- Lean on Professional Property Managers – Navigating filings, handling tenant negotiations, and keeping up with changing guidelines can feel like a full-time job. So, why not leave it to the professionals? A qualified property manager can take over for you and protect your interests.
What Happens Now and How Courts are Fighting Back
The moratorium on evictions kept many financially strapped tenants in their homes throughout the pandemic. Now, with the CDC eviction ban expiration date looming, courts across the country are fighting back. In recent groundbreaking cases that experts say are only the beginning, some district courts have decided that the government has overstepped its authority by halting evictions. Essentially, the court says that the government does not have the power to regulate the landlord-tenant relationship in this manner.
So far, Texas, Tennessee, and Ohio have all had similar rulings that allow evictions to proceed despite the CDC orders. However, the government is appealing these decisions. Nonetheless, the rulings have left many landlords confused and a huge number of tenants vulnerable to the reality of homelessness. For instance, in places like Memphis, TN, evictions have seen a spike since the judges ruling last month.
That said, whether the court strikes down orders or they reach their expiration, a wave of evictions is sure to follow. Industry experts agree that these rulings are just a small taste of what is to come. After all, the precedent is now set.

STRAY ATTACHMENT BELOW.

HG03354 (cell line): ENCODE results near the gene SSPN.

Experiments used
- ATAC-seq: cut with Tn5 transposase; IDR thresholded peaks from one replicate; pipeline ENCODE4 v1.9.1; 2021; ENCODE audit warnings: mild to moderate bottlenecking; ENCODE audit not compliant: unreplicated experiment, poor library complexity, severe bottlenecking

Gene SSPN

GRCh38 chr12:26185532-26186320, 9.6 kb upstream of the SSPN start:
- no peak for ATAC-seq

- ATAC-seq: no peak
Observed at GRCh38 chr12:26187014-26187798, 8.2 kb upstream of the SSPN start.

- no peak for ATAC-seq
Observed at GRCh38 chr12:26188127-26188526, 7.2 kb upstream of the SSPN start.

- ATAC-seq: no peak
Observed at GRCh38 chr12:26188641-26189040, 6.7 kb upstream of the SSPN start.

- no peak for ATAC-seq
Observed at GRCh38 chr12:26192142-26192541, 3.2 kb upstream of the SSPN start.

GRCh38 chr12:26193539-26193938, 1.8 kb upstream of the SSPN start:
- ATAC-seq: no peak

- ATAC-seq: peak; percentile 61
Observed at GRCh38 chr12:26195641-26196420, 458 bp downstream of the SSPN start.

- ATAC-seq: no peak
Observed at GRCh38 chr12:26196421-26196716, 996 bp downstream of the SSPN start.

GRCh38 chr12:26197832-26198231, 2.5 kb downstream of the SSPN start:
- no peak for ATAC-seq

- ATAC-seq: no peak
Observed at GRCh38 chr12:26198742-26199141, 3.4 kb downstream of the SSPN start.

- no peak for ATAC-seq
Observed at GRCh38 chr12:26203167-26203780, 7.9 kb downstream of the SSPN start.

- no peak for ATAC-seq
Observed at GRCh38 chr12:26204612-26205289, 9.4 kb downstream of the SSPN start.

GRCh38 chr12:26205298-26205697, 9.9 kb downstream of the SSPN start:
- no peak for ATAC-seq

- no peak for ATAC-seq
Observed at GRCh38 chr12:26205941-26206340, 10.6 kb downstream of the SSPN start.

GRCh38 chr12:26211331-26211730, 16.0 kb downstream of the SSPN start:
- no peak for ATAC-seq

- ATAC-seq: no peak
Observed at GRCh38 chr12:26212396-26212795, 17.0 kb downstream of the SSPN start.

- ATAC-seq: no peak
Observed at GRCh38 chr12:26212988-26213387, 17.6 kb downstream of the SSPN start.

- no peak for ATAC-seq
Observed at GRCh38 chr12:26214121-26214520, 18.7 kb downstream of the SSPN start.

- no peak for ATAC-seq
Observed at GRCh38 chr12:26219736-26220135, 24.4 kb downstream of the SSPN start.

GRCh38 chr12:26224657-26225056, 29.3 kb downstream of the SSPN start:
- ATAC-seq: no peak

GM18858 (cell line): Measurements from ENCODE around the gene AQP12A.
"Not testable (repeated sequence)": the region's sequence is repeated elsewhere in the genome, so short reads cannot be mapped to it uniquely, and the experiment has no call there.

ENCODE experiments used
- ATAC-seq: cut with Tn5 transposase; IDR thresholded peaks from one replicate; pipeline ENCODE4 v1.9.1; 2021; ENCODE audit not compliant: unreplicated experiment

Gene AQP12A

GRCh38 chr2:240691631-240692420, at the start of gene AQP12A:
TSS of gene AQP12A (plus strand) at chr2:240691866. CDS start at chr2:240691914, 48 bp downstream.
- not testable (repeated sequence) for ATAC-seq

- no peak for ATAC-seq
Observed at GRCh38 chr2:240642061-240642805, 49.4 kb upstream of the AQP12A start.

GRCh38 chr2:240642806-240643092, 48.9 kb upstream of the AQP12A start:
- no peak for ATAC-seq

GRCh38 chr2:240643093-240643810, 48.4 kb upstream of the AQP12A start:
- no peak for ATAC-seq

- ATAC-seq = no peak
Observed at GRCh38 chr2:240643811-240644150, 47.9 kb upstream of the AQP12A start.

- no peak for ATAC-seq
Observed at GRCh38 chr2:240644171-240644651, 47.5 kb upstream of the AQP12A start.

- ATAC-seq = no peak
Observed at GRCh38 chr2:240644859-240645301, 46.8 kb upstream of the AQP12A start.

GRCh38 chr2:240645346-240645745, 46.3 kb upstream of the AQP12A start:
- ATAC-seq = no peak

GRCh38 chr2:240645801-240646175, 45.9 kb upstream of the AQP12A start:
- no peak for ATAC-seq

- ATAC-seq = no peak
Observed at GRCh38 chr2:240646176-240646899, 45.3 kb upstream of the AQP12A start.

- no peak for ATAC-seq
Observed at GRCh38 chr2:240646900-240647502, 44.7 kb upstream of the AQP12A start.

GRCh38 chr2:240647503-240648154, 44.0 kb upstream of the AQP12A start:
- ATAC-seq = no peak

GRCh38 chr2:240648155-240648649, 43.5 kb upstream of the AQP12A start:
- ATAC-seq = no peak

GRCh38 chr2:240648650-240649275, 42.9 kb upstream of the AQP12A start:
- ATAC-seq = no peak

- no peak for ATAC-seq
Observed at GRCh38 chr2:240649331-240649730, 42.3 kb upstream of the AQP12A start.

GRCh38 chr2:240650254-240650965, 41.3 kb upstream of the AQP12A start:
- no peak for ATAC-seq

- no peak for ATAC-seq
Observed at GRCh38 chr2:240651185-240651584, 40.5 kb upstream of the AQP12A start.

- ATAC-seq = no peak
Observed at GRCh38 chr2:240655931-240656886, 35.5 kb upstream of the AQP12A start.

Can Property Management Help Protect My Rental Interests?
When it comes to protecting your investment property, navigating changing regulations is a daunting task. Additionally, owners face devastating fines and possible jail time for defying the CDC eviction ban. Thus, changing the situation from unprecedented to downright scary.
With most owners cutting costs, hiring a property management firm may not be a priority. However, it is important to remember the value of relying on industry experts during this critical time for owners. At Bay Property Management Group, we see both sides of the pandemic fallout. Our dedicated team works to bridge the gap between landlords and tenants.
Whether you are struggling to remove a tenant or are trying to limit vacancy time, give us a call today. Our team can provide a free, no-obligation rental home analysis and help you see how property management companies in Philadelphia can protect your investment.